Another Lamprell shareholder mulls takeover offer for troubled oil and gas services firm after last week’s lowball bid from Blofeld
- Sami Al Angari, with a 19.2% stake, in ‘the very early stages’ of considering a bid
- Last week Blofeld, with a 25%, made a bid at a ‘very significant discount’
- Lamprell shares are suspended as company delays publishing of its 2021 results
A second Lamprell shareholder is considering a potential a takeover offer for the struggling oil and gas services firm.
Sami Al Angari, the chief executive of Al Gihaz Holding Company who owns a 19.2 per cent stake in Lamprell, has confirmed he is in ‘the very early stages’ of considering a possible offer for the company.
It comes just a week after Blofeld, another major shareholder which owns a 25 per cent stake, made a bid at a ‘very significant discount’ that sent shares crashing 70 per cent.
Struggling: Lamprell makes oil rigs and foundations for wind turbines
Shares in the London-listed company were suspended after it said it would delay the publication of its full-year results as it needed ‘additional time’ to finalise them.
Lamprell, which makes oil rigs and foundations for wind turbines, has been struggling under a pile of debt and this week missed a $26million loan facility repayment.
It said that, along with a potential takeover offer, Al Angari was also considering a ‘financing package’ to help it meet its loan obligations.
Lamprell said: ‘Sami Al Angari […] and Al Gihaz Holding Company […] are in the very early stages of evaluating a possible transaction that may involve an offer to acquire the issued and to be issued share capital of Lamprell, alongside a financing package to support the repayment of Lamprell’s existing debt facilities and other working capital requirements.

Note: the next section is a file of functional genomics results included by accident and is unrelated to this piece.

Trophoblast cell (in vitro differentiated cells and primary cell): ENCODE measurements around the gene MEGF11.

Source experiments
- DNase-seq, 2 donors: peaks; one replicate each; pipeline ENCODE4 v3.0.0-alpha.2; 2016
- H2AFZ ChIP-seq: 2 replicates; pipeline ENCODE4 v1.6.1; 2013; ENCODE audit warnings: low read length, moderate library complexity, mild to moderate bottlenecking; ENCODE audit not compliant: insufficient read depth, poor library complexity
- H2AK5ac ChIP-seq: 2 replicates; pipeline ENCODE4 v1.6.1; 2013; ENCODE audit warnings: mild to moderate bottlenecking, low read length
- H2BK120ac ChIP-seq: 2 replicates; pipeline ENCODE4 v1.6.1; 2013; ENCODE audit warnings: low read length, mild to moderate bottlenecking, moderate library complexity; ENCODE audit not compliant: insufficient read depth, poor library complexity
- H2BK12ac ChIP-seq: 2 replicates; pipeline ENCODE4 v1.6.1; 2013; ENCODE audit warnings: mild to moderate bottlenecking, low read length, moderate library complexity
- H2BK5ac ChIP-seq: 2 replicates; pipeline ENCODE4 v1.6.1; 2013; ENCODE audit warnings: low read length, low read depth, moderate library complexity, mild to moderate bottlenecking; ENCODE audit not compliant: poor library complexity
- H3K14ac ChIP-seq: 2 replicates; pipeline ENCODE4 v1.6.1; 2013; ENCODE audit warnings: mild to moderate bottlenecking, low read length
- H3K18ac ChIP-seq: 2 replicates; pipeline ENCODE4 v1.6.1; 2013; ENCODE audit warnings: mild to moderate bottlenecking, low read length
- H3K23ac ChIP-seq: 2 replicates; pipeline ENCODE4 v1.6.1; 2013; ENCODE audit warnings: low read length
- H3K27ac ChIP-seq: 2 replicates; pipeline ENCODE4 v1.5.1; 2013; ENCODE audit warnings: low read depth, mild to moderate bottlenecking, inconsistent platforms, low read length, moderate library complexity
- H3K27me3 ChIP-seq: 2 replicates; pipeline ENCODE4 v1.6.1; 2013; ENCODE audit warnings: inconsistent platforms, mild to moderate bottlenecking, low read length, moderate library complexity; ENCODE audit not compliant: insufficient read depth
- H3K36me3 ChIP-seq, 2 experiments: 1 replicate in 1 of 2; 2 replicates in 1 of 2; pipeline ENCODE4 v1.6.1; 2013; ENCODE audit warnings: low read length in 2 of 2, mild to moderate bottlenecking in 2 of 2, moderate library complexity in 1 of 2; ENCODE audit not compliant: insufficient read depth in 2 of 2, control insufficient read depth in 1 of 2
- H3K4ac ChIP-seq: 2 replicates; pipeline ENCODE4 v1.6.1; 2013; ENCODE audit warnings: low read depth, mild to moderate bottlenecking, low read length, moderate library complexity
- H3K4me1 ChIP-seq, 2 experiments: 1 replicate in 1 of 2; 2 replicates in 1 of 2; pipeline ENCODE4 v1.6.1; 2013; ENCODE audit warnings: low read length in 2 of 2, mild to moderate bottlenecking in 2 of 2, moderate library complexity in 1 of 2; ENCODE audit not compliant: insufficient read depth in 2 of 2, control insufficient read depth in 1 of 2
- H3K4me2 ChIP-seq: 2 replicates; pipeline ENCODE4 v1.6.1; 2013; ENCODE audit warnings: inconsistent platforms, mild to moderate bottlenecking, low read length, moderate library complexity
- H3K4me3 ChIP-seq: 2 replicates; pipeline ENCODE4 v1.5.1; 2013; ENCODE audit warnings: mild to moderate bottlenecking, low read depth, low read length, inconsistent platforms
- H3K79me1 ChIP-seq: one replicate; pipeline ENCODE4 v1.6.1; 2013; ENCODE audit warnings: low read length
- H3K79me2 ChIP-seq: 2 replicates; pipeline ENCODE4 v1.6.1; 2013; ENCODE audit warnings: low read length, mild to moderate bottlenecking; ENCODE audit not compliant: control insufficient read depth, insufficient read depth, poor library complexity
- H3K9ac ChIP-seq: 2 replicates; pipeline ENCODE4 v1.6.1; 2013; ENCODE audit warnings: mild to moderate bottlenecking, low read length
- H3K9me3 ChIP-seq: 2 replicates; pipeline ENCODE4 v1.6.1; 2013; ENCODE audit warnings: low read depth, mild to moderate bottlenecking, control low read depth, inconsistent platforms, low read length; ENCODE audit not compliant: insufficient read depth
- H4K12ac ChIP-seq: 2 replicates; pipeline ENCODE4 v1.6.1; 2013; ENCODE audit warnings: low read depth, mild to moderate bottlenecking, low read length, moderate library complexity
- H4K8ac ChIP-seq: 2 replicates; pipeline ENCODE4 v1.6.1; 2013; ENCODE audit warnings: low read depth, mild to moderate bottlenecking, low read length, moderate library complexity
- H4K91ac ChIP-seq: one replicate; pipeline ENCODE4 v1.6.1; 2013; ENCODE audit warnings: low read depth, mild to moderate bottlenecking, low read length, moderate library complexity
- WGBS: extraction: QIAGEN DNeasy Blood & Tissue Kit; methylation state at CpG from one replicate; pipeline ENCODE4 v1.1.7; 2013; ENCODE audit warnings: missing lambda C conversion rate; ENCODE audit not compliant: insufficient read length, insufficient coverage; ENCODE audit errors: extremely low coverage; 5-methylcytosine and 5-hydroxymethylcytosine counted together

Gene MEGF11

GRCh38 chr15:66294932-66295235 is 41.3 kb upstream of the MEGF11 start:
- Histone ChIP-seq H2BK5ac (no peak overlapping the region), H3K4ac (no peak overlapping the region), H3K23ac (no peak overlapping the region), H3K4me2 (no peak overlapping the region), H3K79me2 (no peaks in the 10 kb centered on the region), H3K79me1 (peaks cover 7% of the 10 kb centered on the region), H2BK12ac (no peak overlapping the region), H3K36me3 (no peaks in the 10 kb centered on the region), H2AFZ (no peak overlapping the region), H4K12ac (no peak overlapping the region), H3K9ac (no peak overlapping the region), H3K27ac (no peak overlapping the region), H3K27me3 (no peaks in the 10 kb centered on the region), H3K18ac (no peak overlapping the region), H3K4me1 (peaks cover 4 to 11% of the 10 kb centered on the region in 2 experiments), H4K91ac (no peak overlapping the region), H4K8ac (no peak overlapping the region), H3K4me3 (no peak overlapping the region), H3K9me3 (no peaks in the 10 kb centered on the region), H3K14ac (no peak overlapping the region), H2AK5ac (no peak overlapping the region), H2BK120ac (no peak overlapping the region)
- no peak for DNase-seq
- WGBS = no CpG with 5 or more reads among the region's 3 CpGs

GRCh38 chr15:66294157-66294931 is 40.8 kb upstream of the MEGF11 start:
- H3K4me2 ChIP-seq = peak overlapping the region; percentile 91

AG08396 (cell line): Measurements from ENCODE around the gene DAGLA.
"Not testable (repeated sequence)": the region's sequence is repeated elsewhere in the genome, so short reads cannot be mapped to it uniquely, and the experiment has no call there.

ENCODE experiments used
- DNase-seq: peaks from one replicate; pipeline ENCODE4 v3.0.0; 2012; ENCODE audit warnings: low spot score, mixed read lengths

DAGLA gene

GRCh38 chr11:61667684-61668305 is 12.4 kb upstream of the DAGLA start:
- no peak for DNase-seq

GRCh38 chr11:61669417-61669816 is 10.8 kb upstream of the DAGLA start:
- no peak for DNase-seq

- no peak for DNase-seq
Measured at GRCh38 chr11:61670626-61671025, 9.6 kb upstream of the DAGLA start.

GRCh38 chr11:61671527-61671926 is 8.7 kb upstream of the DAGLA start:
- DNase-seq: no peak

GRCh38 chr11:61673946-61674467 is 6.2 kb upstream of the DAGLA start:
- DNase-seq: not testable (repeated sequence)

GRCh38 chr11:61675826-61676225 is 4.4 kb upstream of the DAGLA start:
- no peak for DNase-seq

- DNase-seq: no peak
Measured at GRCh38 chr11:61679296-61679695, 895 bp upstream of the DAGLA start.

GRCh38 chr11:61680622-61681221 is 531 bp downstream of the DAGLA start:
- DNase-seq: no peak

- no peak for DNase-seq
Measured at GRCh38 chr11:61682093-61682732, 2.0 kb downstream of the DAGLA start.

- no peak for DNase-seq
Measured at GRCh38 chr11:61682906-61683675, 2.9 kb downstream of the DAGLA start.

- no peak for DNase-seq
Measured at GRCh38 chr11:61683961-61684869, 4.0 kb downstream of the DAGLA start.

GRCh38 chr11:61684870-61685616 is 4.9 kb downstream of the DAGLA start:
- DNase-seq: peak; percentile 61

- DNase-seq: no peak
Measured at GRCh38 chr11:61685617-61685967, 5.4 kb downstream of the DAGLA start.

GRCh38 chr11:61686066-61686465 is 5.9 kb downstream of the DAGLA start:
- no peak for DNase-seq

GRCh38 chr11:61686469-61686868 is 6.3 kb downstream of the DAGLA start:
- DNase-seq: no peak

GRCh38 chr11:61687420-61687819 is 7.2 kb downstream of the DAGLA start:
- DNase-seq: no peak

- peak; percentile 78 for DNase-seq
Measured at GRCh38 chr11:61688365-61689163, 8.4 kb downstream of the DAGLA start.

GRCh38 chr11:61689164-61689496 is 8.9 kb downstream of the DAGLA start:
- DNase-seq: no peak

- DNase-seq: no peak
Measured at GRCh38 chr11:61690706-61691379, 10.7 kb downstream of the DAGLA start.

‘As of today, no approach or discussions have taken place with the Board of Lamprell regarding a potential offer for the Company.’
Al Angari now has until the 29th of July to make an offer or walk away.
The coronavirus pandemic contributed to major financial difficulty for the business as travel restrictions led to a downturn in oil and gas prices, and slashed demand for firms involved in the energy service industry.
Yet even as energy prices have rebounded, the London-listed group’s problems have continued to mount, with supply chain problems and worker shortages leading to costs increasing, and it has struggled to gain much-needed financing.
In April, it signed an early stage deal to fabricate 200 turbines for floating wind farms to be installed west of Shetland.